“If Republicans are more disheartened and Democrats are jubilant, that could certainly provide the margin that Jon Ossoff would need to get to 50%,” he said.

Beyond that, Bullock added, the feuding could cause problems for Kemp, who faces reelection in 2022 and wants to avoid a Trump-backed challenger in the party primaries.

Kemp has, for the most part, remained on the sidelines in the fight over the November election — even as Trump, demanding loyalty, has called him out. “Governor Kemp will hopefully see the light before it is too late,” Trump tweeted Tuesday, linking to a poll showing the governor’s approval rating slipping. “Must finally take charge!”

Eric Johnson, a Loeffler campaign advisor and former Republican leader of the Georgia Senate, said that while he was concerned that some Republicans believed their vote did not matter, “ultimately, I think they will come together once the Trump situation is over in Georgia.”

National Republicans have invested heavily in the Senate races. Karl Rove, former advisor to President George W. Bush, is spearheading a national fundraising campaign and Sens. Marco Rubio and Rick Scott of neighboring Florida and Tom Cotton of Arkansas have campaigned for Perdue and Loeffler.

Meanwhile, many local Republican leaders spent the past week preoccupied with the presidential result as election officials in 159 counties conducted a manual recount of 5 million paper ballots.

“Still reeling at how this election was so adamantly declared to have been ‘free from irregularity’ before votes were counted, machines audited or returns certified,” Shafer, the state party chairman, tweeted last week. Asked about his party’s unity and strategy for the Senate races, Shafer offered a brief statement.

“We are all under enormous pressure and tensions are high,” he said in a text. “But in the end, the consequences for America are too great for us not to come back together for the runoff elections.”

After the state concluded its massive hand count, Raffensperger said he was disappointed “our candidate” — Trump — didn’t carry Georgia. But, he added, the audit confirmed that the state’s new voting system accurately counted and reported votes.

“Working as an engineer throughout my life, I live by the motto that numbers don’t lie,” he said at a news conference at the Georgia Capitol. “The numbers reflect the verdict of the people.”

Trump’s campaign showed no sign of accepting the outcome.

“Big voter fraud information coming out concerning Georgia,” Trump tweeted Saturday morning. “Stay tuned!” Late that night, his campaign formally requested a recount in Georgia.

Also on Saturday, Loeffler’s campaign disclosed that she was quarantining after testing positive Friday for the coronavirus, preventing her from campaigning in person for a time.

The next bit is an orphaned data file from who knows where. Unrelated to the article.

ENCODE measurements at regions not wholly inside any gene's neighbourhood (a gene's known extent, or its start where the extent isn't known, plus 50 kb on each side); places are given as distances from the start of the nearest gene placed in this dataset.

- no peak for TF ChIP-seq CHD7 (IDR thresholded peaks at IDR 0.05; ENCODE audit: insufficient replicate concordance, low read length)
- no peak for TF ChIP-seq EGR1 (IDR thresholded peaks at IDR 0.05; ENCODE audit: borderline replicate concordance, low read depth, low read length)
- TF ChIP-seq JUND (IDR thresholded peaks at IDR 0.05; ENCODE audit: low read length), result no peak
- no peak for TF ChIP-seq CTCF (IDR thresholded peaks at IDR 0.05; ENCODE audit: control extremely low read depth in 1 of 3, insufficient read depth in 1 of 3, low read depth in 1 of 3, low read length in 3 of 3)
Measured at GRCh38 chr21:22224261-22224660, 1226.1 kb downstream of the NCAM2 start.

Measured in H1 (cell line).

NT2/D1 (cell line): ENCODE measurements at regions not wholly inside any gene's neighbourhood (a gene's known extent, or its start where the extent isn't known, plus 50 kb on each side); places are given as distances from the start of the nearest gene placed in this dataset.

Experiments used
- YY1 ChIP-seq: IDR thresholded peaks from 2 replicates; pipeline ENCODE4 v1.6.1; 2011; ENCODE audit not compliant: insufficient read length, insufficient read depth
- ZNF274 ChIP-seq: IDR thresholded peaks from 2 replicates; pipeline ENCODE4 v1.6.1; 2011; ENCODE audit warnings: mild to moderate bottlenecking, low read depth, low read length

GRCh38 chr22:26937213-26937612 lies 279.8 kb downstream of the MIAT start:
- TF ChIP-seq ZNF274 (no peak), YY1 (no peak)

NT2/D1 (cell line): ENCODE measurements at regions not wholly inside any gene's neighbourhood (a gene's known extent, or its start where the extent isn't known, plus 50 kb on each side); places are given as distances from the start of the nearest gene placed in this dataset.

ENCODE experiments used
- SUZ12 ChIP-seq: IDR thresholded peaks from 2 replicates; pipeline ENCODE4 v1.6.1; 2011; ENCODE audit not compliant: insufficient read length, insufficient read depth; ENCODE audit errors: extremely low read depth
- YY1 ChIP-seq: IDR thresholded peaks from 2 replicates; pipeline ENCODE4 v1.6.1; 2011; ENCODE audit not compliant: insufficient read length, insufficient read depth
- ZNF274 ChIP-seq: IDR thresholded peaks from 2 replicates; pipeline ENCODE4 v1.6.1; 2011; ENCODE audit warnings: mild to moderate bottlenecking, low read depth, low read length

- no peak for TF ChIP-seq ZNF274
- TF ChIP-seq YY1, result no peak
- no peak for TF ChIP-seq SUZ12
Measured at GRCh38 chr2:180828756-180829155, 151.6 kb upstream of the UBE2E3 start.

Some Republicans fear Trump’s claims of election fraud could backfire on the party.

Erick Erickson, a conservative radio talk-show host based in Georgia, said on his show last week that he was “really, really, really worried” by emails from Georgia Republicans telling him they were giving up on the Senate runoffs because they believe the presidential election was fraudulent.

Debbie Dooley, a Trump supporter and co-founder of the tea party movement in Georgia, dismissed the idea that Republicans should accept Trump’s loss in Georgia and focus on the Senate races. The two fights, she argued, were inextricably linked.

“These Republicans that are saying ‘Now we need to focus on the Senate race,’ they have their heads buried in the sand,” she said. “Part of the reason we’re doing this is to protect the Senate race runoff and prevent the same thing from happening again.”

Dooley said she did not trust Raffensperger and had no doubt there was wide-scale fraud, even if she could not point to examples.

“You can’t see God, but you know he is there,” she said.

If Trump ultimately does not prevail, she said, the nearly 74 million Americans who voted for him would not stand down.

“We will give Joe Biden and the left a taste of their own medicine,” she said. “We’re going to resist. There will be no unity in this country.”

That sort of tone is just what worries Republicans such as Brockway, the former state representative.

“I think that’s where the danger comes in for the runoff — the assumption that the results are fraudulent,” he said. “It seems like the conclusion has been arrived at before evidence has been uncovered.”